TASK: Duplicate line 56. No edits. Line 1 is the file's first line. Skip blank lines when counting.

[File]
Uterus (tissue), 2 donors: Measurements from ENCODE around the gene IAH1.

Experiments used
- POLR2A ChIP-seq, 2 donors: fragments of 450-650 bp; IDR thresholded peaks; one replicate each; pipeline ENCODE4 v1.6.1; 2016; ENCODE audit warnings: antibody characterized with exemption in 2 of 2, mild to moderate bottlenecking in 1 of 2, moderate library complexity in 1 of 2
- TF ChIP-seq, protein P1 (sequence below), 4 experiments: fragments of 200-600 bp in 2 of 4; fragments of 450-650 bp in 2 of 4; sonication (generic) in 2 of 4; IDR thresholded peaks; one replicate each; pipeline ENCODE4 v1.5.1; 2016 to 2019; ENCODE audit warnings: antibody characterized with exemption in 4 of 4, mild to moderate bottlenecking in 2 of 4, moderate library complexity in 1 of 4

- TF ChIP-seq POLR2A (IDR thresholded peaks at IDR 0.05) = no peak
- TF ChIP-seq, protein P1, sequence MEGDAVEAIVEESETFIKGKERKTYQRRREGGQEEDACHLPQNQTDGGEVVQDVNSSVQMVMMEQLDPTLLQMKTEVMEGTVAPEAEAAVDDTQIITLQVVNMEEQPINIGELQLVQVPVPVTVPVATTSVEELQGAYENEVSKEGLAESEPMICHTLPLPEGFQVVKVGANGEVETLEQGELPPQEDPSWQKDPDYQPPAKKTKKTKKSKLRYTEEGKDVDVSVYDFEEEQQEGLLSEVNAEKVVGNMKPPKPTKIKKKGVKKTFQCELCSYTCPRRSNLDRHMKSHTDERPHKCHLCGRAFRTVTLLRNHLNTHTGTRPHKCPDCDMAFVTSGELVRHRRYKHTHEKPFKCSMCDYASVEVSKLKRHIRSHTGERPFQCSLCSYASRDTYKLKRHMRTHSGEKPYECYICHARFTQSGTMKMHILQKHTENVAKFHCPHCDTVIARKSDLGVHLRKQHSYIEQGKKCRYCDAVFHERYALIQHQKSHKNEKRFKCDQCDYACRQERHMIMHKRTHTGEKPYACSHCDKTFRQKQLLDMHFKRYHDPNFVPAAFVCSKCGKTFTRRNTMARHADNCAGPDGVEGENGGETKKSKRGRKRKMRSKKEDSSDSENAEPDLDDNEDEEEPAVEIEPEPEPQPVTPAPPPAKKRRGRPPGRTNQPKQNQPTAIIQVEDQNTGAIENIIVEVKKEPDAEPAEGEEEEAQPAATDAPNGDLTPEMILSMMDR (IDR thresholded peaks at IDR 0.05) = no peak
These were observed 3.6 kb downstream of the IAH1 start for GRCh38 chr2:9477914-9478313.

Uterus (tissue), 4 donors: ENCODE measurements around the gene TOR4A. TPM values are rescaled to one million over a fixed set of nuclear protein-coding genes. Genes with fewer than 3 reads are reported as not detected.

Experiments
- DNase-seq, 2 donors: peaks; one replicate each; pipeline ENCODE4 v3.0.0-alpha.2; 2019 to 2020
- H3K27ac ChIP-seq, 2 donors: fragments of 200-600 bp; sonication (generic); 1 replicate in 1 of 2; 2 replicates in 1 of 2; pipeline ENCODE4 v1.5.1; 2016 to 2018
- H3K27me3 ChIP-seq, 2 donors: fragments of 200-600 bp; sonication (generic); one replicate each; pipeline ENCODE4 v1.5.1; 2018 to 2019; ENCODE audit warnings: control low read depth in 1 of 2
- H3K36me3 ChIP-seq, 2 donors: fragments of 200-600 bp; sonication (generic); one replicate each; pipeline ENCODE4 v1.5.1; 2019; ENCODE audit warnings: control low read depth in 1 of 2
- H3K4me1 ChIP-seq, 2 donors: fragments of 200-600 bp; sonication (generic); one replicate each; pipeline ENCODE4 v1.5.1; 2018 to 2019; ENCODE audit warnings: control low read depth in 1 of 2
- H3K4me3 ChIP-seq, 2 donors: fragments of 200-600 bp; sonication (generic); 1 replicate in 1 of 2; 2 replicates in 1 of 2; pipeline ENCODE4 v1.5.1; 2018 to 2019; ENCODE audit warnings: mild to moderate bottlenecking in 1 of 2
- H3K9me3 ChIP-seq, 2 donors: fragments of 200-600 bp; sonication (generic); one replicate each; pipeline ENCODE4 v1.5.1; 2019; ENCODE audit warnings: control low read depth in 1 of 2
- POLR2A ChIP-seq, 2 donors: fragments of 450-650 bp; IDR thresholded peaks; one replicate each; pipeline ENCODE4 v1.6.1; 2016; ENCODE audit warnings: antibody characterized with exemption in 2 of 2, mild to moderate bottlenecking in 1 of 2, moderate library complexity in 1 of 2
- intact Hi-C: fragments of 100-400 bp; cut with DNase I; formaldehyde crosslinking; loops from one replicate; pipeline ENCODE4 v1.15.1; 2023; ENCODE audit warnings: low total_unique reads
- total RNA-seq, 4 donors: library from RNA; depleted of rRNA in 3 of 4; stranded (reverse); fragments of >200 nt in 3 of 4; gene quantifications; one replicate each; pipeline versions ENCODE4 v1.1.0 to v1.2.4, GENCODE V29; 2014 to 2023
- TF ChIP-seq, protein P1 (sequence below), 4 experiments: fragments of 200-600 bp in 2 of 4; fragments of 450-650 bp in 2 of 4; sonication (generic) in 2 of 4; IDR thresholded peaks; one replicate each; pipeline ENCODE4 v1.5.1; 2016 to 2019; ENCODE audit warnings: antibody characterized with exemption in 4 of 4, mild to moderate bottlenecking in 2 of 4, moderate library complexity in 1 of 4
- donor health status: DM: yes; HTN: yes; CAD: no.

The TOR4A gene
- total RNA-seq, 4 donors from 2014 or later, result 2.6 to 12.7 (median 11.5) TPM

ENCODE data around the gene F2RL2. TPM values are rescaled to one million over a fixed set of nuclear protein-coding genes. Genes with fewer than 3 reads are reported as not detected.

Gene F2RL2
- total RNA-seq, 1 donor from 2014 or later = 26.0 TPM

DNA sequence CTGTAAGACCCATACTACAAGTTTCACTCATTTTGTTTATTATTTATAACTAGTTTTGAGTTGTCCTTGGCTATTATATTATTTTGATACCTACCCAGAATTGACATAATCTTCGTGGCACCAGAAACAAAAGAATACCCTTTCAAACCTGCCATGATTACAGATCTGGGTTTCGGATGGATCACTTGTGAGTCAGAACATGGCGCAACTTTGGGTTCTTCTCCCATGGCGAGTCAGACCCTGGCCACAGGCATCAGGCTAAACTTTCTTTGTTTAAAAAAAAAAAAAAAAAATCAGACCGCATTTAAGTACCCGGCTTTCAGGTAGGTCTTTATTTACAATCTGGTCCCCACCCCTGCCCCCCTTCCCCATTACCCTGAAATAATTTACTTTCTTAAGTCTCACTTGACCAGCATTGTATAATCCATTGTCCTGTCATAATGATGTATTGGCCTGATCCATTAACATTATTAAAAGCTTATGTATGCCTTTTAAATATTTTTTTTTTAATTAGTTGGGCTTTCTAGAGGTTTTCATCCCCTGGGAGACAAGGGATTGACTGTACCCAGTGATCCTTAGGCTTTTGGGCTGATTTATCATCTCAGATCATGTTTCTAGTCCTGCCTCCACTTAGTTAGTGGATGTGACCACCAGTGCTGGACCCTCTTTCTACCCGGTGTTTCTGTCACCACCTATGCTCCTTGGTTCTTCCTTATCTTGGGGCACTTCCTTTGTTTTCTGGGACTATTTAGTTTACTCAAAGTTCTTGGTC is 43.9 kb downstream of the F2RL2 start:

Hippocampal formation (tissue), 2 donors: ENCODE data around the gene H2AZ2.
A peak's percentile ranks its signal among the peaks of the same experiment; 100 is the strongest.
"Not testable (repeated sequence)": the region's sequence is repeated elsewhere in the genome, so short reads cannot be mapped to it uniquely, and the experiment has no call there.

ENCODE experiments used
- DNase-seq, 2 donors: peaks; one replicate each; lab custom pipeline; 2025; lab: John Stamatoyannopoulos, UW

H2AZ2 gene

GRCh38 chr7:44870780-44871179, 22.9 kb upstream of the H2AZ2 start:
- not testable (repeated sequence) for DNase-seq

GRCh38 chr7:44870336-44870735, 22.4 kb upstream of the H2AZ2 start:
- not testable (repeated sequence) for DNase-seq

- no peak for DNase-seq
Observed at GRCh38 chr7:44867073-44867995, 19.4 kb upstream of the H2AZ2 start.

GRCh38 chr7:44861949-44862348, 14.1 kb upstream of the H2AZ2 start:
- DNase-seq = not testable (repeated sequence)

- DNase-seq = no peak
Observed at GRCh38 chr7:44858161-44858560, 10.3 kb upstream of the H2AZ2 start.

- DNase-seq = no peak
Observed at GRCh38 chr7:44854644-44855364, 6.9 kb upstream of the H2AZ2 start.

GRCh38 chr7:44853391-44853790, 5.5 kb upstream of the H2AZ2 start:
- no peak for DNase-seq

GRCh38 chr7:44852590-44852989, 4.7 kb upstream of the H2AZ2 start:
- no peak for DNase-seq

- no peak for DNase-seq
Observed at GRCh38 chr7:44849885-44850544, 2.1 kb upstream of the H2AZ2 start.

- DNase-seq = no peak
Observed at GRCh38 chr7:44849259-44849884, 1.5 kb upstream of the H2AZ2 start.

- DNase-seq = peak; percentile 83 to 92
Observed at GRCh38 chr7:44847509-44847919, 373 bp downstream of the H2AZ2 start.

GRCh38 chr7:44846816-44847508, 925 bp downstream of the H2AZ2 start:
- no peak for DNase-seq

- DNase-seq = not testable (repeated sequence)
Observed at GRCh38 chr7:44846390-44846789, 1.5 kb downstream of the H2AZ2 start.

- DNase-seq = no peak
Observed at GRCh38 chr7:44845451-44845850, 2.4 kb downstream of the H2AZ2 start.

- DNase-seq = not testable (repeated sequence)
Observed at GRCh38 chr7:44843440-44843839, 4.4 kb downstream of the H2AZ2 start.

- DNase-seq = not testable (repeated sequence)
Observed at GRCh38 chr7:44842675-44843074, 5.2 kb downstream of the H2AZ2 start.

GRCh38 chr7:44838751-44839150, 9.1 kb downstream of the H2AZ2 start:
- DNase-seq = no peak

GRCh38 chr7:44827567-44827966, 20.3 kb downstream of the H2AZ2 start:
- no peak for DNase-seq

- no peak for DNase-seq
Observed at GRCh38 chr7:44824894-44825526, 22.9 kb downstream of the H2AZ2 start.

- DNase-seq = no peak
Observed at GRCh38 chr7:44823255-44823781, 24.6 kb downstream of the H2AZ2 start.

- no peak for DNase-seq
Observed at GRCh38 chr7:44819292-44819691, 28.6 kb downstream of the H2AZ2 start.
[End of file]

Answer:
GRCh38 chr7:44846816-44847508, 925 bp downstream of the H2AZ2 start: